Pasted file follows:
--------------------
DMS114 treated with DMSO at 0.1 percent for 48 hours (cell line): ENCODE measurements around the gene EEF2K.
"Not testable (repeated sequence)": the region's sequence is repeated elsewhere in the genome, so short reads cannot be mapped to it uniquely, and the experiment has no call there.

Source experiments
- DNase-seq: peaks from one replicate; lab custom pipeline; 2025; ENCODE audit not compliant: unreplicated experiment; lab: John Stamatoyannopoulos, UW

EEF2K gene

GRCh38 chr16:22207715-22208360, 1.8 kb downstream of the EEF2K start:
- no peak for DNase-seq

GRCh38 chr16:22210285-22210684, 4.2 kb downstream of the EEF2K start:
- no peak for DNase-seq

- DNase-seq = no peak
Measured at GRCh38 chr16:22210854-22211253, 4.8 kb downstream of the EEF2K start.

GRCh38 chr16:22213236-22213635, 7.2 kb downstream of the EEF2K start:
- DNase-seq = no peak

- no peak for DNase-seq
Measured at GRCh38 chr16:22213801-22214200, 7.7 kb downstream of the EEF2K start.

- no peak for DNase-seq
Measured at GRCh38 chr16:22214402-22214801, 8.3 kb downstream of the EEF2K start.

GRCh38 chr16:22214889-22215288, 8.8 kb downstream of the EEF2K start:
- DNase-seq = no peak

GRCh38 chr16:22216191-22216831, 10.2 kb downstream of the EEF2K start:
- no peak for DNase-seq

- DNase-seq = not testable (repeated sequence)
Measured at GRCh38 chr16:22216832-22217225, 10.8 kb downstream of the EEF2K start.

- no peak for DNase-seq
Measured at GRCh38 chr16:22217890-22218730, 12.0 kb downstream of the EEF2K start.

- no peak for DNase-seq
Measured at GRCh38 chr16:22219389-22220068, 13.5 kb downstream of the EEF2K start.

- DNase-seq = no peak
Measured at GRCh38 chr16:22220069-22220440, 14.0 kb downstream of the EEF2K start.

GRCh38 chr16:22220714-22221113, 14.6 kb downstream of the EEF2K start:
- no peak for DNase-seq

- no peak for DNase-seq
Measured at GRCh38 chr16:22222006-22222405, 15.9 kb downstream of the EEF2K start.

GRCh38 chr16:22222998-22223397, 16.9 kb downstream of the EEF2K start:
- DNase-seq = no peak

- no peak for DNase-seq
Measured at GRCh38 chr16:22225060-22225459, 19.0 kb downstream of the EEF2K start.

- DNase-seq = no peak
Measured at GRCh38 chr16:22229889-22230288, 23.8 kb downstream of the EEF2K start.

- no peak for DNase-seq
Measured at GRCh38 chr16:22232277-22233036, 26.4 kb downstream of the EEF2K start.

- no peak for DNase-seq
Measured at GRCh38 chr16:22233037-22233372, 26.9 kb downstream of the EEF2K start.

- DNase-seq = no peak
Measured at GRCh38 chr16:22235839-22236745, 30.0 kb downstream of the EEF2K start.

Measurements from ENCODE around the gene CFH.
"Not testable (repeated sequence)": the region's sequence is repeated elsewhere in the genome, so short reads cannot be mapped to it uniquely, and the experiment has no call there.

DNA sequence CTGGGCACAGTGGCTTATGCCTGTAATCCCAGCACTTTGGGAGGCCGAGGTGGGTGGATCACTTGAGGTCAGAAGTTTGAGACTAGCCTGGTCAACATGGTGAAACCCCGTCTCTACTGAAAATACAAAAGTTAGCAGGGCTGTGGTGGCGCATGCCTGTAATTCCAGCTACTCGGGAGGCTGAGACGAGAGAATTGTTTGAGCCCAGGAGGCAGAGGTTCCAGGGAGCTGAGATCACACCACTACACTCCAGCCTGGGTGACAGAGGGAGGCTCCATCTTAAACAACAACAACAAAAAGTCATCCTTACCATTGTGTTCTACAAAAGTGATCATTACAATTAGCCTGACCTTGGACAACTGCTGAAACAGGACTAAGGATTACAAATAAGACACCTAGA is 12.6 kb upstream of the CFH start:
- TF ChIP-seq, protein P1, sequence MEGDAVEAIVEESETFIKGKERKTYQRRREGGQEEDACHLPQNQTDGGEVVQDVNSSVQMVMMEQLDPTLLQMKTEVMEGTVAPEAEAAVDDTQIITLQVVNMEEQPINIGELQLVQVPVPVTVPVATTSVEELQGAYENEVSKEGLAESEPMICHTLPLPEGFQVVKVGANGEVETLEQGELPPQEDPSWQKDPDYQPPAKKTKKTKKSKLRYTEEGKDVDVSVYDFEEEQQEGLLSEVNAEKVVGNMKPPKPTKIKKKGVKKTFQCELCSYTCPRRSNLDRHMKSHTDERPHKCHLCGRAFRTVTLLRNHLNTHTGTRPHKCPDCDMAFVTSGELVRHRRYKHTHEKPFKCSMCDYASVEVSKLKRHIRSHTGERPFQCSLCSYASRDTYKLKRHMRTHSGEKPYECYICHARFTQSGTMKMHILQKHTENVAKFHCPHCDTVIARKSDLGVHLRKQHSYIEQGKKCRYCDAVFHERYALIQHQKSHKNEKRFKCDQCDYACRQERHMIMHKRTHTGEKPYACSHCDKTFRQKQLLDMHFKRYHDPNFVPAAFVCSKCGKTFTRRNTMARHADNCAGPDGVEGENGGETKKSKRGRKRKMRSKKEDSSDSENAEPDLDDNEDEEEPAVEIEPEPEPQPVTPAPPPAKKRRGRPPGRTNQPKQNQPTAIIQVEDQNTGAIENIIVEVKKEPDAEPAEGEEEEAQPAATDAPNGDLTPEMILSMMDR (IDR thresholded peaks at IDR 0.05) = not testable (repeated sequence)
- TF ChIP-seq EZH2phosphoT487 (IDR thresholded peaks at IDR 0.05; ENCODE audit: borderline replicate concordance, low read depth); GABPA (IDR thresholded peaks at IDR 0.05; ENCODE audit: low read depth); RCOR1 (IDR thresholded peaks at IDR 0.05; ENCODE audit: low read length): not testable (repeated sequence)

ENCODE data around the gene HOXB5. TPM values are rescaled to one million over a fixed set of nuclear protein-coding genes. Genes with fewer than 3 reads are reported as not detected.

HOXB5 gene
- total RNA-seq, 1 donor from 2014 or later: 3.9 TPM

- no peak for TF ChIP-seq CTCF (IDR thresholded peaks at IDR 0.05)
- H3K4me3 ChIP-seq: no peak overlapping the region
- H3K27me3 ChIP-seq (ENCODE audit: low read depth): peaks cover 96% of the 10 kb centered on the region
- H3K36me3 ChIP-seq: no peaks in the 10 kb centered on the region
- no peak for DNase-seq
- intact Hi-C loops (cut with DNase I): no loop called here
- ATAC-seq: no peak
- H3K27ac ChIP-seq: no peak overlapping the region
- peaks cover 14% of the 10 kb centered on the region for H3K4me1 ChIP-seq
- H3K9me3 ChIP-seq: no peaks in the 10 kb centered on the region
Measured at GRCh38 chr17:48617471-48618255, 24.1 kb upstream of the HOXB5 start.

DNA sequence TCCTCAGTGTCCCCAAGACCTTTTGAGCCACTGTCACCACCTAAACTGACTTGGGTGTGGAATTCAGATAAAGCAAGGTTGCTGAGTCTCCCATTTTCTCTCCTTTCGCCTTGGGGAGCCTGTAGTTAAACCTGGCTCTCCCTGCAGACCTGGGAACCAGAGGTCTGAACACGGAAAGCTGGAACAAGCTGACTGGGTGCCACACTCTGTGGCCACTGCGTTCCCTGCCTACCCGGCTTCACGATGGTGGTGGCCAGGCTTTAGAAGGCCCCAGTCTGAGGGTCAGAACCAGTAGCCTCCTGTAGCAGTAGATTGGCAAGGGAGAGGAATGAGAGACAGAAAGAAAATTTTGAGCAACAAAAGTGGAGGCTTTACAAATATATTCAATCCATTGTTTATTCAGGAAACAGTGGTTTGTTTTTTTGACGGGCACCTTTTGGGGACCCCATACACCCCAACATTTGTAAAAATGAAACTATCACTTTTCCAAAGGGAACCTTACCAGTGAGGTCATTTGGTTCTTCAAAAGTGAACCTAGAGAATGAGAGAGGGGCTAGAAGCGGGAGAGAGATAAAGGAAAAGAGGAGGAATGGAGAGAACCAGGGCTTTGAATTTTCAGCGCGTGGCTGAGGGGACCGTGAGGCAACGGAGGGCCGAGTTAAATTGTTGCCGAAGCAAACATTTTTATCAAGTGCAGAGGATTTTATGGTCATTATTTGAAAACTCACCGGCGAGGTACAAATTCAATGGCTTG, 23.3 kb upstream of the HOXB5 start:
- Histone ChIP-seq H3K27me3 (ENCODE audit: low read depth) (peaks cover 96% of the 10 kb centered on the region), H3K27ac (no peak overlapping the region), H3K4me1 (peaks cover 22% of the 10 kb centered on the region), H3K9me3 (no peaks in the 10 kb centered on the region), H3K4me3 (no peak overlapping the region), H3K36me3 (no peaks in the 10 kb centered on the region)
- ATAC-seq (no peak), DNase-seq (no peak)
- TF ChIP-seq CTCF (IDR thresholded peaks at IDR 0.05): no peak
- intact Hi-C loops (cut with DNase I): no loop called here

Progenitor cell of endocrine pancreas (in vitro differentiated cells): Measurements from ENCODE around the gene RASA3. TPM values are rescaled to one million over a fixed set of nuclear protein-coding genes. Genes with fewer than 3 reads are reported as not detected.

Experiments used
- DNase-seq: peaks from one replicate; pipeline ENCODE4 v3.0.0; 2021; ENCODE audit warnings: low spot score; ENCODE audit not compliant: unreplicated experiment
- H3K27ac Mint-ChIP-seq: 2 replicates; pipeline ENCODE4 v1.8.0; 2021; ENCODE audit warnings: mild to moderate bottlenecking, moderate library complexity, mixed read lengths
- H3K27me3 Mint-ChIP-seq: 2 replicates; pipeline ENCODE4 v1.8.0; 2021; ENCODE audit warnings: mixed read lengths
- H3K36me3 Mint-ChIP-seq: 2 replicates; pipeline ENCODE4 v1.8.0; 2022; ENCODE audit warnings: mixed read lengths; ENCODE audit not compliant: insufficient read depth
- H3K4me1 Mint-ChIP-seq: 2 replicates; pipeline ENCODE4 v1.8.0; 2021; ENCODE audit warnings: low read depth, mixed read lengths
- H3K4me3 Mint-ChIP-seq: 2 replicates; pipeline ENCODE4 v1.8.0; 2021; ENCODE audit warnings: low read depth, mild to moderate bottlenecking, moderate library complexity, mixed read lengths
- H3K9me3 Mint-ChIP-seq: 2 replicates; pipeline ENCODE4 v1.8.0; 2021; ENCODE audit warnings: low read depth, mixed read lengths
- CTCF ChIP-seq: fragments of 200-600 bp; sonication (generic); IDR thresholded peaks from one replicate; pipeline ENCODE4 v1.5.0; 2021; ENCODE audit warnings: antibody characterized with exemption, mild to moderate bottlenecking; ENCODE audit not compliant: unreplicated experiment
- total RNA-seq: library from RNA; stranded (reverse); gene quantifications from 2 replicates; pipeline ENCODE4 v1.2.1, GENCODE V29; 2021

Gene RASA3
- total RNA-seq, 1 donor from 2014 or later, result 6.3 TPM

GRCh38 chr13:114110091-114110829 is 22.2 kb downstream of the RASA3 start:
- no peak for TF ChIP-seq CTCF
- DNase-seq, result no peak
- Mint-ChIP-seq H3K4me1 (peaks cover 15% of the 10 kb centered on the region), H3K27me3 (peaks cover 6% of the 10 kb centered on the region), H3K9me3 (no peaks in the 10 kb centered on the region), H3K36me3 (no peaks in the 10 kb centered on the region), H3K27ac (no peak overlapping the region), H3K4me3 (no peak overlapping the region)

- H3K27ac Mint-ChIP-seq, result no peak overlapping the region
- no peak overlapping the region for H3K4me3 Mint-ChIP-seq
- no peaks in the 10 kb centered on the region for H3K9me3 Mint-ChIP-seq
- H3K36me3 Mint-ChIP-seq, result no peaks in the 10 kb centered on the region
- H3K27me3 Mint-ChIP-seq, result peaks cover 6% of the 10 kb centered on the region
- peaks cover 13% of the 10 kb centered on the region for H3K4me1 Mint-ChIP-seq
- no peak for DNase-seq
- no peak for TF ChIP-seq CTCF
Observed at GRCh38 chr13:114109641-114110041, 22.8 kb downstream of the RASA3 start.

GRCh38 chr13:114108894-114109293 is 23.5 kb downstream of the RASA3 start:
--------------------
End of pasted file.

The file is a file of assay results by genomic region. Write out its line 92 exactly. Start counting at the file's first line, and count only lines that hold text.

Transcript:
- peaks cover 13% of the 10 kb centered on the region for H3K4me1 Mint-ChIP-seq